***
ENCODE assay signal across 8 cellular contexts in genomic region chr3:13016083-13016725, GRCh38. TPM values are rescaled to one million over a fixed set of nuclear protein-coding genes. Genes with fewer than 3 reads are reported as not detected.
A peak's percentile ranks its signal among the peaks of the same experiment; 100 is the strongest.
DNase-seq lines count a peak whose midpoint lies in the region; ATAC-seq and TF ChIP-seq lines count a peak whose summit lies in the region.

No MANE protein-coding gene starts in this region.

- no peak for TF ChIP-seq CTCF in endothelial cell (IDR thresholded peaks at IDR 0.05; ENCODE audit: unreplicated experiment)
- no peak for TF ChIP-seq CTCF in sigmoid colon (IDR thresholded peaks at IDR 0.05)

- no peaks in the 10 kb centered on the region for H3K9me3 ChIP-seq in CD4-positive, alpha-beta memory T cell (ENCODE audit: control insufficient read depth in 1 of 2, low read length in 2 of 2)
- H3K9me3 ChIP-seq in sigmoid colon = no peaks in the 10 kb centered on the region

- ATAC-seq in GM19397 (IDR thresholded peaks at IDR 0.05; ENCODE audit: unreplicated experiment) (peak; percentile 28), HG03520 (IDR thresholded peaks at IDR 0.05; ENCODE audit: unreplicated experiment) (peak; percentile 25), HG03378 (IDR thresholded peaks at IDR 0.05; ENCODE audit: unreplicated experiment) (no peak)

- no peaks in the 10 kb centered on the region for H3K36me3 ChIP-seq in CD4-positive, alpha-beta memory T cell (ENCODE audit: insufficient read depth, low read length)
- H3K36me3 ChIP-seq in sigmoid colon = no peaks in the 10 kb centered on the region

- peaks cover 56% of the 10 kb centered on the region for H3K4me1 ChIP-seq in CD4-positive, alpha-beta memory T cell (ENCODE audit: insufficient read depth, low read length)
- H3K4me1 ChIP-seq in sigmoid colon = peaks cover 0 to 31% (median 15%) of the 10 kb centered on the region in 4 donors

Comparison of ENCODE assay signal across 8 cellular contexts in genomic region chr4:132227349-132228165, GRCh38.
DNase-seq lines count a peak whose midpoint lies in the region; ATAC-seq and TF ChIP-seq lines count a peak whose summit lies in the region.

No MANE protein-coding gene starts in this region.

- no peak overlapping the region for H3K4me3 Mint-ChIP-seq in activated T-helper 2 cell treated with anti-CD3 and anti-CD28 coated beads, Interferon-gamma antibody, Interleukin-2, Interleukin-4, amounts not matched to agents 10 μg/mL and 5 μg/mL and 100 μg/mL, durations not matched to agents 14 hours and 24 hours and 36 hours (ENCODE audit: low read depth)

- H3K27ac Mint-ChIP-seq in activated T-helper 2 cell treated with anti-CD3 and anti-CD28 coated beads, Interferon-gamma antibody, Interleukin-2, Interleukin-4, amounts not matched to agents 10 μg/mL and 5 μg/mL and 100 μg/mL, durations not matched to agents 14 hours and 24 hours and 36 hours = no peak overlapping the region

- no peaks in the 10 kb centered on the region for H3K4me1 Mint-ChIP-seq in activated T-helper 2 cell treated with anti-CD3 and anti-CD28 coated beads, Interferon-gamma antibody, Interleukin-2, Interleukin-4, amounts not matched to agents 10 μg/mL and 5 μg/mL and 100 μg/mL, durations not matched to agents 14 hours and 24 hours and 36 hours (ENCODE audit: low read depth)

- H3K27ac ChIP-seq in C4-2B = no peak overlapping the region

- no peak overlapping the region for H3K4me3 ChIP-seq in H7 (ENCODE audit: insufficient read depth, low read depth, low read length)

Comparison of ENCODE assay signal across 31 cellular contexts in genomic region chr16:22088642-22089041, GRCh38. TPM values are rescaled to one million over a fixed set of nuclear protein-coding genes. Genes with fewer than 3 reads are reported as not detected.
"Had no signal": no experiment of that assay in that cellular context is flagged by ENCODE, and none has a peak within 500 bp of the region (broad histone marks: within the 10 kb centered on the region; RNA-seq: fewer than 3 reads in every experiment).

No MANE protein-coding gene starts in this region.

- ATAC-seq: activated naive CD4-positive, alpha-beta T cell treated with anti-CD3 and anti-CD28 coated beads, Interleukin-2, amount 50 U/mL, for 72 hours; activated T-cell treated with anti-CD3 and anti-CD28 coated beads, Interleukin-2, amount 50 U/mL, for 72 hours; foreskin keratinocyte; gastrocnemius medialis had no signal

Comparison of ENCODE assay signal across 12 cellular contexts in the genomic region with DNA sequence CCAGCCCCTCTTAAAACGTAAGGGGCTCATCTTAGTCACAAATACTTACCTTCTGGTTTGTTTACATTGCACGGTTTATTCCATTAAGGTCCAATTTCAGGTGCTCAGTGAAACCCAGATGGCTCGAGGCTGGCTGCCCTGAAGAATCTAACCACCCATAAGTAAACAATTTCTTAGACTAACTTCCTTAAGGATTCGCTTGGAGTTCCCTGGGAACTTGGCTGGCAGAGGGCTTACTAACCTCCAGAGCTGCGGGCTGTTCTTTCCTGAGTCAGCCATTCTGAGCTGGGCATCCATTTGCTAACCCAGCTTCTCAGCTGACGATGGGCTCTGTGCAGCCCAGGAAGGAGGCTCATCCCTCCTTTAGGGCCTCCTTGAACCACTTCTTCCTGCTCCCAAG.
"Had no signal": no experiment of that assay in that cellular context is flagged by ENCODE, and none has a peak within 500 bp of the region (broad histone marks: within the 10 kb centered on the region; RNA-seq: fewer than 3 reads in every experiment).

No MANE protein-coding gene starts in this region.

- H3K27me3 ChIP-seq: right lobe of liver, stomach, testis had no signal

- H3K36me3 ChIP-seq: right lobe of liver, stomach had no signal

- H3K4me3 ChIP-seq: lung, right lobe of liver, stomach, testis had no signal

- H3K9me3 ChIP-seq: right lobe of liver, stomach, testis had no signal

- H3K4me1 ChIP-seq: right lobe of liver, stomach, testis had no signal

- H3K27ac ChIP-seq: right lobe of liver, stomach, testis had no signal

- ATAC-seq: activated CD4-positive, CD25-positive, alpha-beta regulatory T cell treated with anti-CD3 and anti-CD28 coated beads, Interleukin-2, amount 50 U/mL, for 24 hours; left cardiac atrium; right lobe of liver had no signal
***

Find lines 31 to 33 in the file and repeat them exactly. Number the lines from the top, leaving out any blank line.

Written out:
- H3K4me3 ChIP-seq: lung, right lobe of liver, stomach, testis had no signal

- H3K9me3 ChIP-seq: right lobe of liver, stomach, testis had no signal

- H3K4me1 ChIP-seq: right lobe of liver, stomach, testis had no signal